As a parent I have always known that we would have to have "The Talk" one day. Several topics have come up for discussion lately, and not all of them have been...comfortable. I know that it is a parent's duty to educate our children about responsibility with sex, drugs, and alcohol. At times, I have squirmed under pressure to find the right words, knowing all the while that my little boy is no longer so little. He is seventeen after all and beginning his senior year in high school. Like most parents, I have struggled to find healthy ways to approach such subjects as well as making it clear to my son that I am available to talk about these things should he see the need. It's a strange dichotomy I face: hoping that he will trust me enough to talk about what is going on in his life while secretly praying that there isn't all that much to talk about. After a series of particularly stilted conversations about sex I was relieved that he wanted to talk about alcohol for a change! I thought the questions would be different, but as a student of Brewing, Distillation, and Fermentation, I was ready to answer him. What follows is Booze 101, as explained from mother to teenage son:
Q: What's the difference between beer and whisk[e]y?
A: Well, you have to make beer before you make whisk[e]y, or at least something that resembles beer without the bubbles, and it may or may not use other grains besides what is typically thought of as brewer's grains. Regardless of the grain bill, you begin with a substance that is fermented to between six and ten percent alcohol. Then you heat that until it reaches a temperature hot enough for the alcohol to evaporate, but not the water. Because alcohol evaporates at roughly seventy degrees Fahrenheit, you can capture the steam, and there by capture the alcohol. The steam is then cooled back down into a liquid that is a much higher concentration of alcohol than you started out with. Usually between 50 and 70 percent. You can redistill that to get the percentage even higher if you want. In fact, most distillers will automatically separate the liquid that comes out first and last for a second distillation. This is called "The heads and the tails", and is known to carry more of the compounds that give people hangovers. By redistilling it, you can clean it up.
Q: Is that why you can store [distilled spirits] longer? Are there any beers that can be stored for a long time like stronger alcohols?
A: Alcohol is a natural preservative, so that's part of it. You're also removing the compounds that have a tendency to spoil over time, so it's a double edged sword. Molecularly speaking, alcohols aren't as reactive with oxygen as some of the other compounds in beer. Oxidation is one of the most common causes for beer spoilage, and it can present itself by tasting like wet cardboard in the beer. Dark beers naturally contain antioxidants that can help protect the beer from oxidation. Also, hoppy beers will lose their hop character over time, as the flavor either vanishes if stored properly at a cool temperature and away from light, or they will turn skunky if they haven't been treated so well. This is what we call "light struck", and it occurs when UV light interacts with the sulfur compounds found in hops. That's why so many brewers use brown glass bottles or cans to package their beers. Green and clear glass allows UV light to pass through the bottle to the beer, and shortens the shelf life of the liquid inside. If you want a beer that will age well, look for one that has some hops, as they are a natural anti-microbial preservative, but that doesn't depend on hops for their flavor. Barley wine is the most common aging beer, but there are others.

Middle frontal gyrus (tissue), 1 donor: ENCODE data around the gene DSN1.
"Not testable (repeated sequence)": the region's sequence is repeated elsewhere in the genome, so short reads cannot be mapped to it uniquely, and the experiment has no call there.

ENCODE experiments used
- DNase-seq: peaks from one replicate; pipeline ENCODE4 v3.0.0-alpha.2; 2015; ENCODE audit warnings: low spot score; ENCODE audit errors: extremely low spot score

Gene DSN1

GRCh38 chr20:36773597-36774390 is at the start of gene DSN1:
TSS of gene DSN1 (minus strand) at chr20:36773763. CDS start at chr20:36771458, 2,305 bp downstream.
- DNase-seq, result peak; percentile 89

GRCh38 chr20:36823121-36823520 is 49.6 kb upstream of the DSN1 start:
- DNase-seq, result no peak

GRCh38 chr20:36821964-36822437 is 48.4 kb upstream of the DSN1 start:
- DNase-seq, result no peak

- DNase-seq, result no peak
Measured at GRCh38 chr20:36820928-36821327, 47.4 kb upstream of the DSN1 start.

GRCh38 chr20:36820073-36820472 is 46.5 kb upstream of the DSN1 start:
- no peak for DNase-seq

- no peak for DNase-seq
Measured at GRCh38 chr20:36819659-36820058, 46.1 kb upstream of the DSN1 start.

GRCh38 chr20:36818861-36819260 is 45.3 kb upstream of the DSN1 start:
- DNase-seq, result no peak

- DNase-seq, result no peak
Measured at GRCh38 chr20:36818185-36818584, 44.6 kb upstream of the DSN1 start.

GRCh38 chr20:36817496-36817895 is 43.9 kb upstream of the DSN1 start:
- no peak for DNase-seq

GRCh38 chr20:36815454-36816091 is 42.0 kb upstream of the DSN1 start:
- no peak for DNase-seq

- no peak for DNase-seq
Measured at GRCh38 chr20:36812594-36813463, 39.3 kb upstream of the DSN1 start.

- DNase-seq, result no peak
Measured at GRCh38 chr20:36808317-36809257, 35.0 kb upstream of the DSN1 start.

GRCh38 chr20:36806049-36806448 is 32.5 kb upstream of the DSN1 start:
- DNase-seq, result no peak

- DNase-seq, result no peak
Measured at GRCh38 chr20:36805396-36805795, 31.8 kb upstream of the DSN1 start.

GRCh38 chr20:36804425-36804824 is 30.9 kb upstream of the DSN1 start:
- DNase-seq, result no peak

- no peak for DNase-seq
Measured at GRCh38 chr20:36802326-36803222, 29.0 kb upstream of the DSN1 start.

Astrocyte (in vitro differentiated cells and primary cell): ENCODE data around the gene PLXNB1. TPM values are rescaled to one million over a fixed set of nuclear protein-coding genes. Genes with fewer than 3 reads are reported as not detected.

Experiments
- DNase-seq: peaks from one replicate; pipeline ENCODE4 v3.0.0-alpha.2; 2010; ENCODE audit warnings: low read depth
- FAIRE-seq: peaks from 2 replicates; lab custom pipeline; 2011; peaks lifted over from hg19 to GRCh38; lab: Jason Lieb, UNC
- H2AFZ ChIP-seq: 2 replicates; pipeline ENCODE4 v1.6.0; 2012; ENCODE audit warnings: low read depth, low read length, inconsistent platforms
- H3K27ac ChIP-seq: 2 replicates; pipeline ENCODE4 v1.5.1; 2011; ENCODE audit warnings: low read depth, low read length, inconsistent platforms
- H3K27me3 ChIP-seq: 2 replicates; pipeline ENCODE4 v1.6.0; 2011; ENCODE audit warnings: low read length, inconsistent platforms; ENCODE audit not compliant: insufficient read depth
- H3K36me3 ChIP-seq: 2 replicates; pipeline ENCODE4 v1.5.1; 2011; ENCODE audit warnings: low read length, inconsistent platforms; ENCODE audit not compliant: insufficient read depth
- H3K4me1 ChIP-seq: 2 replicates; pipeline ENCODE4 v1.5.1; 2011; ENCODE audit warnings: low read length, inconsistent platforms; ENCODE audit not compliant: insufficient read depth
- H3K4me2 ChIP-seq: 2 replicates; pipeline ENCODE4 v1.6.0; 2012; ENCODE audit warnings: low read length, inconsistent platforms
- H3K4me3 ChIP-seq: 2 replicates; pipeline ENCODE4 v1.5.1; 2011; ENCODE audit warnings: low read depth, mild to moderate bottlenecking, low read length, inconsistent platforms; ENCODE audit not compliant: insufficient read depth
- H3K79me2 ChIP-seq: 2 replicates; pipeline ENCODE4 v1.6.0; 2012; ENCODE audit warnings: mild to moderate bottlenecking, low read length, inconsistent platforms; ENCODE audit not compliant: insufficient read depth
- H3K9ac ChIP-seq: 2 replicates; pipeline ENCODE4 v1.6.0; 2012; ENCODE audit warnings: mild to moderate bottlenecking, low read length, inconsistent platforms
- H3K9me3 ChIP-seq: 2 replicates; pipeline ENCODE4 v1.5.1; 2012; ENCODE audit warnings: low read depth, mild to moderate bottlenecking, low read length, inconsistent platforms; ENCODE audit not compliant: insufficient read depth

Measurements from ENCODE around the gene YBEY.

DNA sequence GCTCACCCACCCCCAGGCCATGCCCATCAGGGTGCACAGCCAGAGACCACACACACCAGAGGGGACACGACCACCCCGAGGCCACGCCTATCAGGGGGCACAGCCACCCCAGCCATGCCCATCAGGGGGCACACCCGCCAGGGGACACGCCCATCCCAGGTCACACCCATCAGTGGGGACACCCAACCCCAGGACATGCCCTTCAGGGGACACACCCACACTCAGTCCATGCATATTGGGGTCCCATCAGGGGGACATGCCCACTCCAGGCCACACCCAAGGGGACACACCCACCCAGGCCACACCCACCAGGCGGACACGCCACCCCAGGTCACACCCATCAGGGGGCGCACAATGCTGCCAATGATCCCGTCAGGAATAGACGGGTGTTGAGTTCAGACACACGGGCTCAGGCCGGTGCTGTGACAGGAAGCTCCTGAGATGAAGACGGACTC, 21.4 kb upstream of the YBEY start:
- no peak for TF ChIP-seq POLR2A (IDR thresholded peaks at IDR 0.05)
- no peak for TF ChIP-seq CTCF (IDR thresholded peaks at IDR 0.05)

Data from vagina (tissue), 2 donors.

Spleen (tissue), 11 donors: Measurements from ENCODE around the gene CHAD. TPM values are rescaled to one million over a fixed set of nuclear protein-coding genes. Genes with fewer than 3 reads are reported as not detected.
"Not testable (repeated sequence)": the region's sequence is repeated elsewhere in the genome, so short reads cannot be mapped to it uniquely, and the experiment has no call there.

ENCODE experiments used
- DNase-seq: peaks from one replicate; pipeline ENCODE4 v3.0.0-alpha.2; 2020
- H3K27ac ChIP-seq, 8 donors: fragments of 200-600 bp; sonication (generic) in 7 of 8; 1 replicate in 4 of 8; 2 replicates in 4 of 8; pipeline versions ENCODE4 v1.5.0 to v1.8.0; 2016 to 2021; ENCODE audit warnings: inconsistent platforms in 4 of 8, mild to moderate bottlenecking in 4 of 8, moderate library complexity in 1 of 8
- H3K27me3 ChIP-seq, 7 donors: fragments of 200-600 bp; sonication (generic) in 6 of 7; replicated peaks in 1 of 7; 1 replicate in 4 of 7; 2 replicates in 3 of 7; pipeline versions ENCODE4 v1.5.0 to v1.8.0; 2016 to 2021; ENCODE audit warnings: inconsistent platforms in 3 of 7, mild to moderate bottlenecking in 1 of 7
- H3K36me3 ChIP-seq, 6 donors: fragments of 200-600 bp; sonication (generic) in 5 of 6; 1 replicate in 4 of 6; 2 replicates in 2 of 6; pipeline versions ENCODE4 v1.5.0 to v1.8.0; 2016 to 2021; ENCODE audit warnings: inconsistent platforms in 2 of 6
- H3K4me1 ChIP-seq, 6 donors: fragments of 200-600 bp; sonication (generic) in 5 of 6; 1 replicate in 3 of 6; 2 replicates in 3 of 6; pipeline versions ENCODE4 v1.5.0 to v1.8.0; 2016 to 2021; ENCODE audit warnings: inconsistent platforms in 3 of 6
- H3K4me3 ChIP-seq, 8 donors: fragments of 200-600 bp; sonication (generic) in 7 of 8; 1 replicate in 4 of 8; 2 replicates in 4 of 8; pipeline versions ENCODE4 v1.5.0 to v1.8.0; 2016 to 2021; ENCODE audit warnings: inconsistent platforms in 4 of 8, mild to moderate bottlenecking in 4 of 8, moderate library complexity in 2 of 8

Q: So what's the difference between whiskey and vodka, other than vodka is made from potatoes?
A: Not necessarily. Vodka can be made out of any number of grains as well as potatoes. The main difference is that vodka (in the U.S., at least) must be odorless, flavorless, and colorless. That means that it has to be very pure, whereas whiskies often retain some flavor from the grain itself, and can be barrel aged to impart color as well as flavor. You are right, however, that all alcohol was once sugar, and many times the source of the sugar dictates the name of the distillate. Rum, for instance, is fermented and distilled from cane sugar. Tequilla, however, is the name of the region. So don't get too caught up in painting rules onto bottles with wide brushes. Mezcal is also made from the piña of the agave plant, but it comes from a different region, follows a different method [that includes smoking the piña first], and can be derived from red or blue agave. Tequilla uses only the blue agave.
Q: If Champagne is wine, then why is it carbonated while most other wines aren't?
A: First let's talk about terminology. There are a lot of sparkling wines out there, but only bubbly from Champagne France can be called Champagne. Most sparkling wines get their bubbles from a secondary fermentation in the bottle. Think about bottling beers with me. We add sugar, stir up the solution, bottle it, and cap it, right? That is because the byproducts of fermentation are ethanol and carbon dioxide. By creating an airtight seal in the bottle, we can trap the bubbles in the bottle. By adding sugar, we are giving the yeasts something to snack on so that they can continue the fermentation process. With sparkling wines made in the Champagne method, this secondary fermentation happens in the bottle. The bottles are stored with the corks down on an angle so that the yeast will fall down toward the cork. Someone has to turn the bottles slightly so that the yeast continue to work their way downward during the process. When it is ready, the yeast plug is removed through a process called disgorgement. A new cork is inserted, and the wine is ready. Other sparkling wines only go through a primary fermentation, and carbon dioxide is added just like a carbonated soft drink.